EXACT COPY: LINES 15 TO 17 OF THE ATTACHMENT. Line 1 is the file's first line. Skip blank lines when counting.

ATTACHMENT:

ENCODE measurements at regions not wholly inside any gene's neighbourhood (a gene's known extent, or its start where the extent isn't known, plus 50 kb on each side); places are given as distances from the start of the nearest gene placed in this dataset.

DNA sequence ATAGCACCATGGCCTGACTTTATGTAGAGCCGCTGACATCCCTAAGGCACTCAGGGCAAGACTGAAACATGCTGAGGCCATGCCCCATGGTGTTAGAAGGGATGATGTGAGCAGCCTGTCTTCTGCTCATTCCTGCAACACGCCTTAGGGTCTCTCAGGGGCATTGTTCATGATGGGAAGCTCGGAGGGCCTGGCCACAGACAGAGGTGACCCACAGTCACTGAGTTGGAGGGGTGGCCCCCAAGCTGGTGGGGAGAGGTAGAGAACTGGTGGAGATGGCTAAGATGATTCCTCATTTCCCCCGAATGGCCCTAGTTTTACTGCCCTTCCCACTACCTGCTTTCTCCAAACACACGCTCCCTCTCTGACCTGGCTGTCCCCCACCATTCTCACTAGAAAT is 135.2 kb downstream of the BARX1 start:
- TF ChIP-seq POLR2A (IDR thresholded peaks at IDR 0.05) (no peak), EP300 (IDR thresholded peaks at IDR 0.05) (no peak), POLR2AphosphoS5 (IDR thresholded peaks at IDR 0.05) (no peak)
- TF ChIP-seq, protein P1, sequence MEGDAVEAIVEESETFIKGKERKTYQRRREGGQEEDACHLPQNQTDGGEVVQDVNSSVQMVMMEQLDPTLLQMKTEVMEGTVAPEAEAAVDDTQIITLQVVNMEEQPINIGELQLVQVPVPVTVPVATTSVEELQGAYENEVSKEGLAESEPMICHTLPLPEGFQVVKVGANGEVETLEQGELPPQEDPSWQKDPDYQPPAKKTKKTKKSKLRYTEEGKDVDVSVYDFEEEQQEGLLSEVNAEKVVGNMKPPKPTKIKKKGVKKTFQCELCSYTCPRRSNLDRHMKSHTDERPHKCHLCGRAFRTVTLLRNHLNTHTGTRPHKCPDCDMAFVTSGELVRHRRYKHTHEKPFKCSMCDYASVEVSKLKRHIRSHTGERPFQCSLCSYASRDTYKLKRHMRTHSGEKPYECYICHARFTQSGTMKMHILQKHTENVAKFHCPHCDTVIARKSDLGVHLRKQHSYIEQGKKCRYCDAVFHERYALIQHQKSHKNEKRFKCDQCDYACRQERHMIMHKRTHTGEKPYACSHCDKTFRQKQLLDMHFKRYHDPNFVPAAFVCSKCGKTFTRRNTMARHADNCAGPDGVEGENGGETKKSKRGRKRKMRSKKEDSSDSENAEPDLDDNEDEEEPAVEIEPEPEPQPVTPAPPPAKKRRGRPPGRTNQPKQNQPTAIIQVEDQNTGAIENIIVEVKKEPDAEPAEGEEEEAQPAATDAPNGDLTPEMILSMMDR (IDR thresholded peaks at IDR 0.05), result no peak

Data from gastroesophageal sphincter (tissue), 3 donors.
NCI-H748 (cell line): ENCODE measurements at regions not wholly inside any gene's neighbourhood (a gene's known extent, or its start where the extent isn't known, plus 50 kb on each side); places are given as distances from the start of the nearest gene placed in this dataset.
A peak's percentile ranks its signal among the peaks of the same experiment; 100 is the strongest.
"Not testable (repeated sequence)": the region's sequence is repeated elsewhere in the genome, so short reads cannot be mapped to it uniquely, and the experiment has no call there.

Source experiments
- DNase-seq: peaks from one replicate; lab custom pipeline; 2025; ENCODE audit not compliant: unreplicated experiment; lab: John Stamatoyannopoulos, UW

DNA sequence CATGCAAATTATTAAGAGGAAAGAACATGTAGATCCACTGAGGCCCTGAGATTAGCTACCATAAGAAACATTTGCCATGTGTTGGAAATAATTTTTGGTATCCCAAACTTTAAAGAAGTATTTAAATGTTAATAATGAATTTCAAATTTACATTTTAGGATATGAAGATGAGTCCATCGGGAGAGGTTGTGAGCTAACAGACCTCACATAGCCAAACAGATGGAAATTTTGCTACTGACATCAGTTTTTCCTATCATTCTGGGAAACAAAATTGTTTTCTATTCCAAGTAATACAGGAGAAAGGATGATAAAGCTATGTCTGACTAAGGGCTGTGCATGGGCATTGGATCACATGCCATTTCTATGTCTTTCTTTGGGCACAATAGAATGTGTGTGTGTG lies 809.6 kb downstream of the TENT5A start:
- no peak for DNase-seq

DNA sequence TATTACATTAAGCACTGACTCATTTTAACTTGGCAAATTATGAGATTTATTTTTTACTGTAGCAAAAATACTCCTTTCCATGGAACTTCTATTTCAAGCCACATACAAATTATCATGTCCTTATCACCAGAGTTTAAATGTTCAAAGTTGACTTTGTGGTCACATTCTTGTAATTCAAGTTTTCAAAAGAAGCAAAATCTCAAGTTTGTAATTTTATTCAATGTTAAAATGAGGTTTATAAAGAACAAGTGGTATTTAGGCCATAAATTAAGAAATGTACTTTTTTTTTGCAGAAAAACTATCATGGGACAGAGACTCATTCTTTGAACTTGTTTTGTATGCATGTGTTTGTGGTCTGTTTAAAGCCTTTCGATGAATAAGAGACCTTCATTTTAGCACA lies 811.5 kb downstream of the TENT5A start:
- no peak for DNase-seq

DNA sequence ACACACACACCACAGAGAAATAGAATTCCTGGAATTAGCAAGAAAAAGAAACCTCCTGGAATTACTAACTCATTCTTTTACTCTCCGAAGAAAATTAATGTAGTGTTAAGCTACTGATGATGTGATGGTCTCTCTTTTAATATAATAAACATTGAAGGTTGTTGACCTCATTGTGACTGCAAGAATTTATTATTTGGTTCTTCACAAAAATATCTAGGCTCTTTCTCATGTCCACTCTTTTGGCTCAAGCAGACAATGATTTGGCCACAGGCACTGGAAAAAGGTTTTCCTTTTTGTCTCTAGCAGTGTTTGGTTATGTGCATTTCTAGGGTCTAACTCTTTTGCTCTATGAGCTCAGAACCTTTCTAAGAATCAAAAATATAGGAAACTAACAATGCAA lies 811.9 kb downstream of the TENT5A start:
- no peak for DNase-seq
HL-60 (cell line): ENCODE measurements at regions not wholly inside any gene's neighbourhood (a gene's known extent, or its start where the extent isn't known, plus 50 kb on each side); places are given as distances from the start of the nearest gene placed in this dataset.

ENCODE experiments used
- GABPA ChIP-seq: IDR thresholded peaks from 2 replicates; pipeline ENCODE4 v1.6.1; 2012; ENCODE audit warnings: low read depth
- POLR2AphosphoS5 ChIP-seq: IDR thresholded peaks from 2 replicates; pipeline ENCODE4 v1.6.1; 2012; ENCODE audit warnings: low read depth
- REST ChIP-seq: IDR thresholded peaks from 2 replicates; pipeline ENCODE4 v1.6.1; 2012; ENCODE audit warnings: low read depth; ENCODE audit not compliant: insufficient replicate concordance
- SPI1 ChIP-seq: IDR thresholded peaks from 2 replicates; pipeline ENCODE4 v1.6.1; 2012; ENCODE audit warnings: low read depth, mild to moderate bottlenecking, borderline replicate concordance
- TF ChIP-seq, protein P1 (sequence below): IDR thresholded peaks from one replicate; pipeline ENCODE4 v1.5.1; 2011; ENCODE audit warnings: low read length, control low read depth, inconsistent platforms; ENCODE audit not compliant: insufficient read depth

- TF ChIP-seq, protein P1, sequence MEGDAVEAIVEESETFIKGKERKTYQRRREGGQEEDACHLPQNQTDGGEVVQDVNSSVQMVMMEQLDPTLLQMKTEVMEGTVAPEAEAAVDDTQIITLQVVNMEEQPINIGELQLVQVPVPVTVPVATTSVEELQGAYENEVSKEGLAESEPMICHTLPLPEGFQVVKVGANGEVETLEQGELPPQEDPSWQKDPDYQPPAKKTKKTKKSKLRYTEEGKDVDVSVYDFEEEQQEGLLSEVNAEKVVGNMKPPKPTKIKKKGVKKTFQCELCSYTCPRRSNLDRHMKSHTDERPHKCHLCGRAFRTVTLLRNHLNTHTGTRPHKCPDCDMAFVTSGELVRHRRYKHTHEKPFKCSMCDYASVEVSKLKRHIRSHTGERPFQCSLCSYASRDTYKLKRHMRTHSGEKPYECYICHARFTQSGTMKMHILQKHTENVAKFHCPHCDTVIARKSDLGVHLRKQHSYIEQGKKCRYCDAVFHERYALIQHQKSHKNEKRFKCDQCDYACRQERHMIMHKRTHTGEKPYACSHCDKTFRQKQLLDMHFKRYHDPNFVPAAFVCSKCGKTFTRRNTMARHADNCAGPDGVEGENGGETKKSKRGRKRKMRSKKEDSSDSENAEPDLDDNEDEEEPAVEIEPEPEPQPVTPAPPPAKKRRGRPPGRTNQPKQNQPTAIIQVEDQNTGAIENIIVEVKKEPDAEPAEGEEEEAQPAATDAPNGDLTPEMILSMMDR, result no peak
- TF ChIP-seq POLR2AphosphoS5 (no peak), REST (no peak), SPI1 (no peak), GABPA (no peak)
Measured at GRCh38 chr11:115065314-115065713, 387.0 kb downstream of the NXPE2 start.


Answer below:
DNA sequence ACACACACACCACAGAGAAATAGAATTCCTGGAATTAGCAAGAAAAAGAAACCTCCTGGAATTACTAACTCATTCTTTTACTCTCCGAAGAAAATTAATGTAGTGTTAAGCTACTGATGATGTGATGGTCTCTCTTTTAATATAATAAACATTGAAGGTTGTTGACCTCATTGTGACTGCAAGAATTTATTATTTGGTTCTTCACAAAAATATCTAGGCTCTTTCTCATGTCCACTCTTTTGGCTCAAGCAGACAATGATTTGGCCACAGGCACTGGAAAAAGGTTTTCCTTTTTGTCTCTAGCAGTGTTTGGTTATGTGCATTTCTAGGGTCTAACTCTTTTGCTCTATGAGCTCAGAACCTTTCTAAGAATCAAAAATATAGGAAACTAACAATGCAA lies 811.9 kb downstream of the TENT5A start:
- no peak for DNase-seq
HL-60 (cell line): ENCODE measurements at regions not wholly inside any gene's neighbourhood (a gene's known extent, or its start where the extent isn't known, plus 50 kb on each side); places are given as distances from the start of the nearest gene placed in this dataset.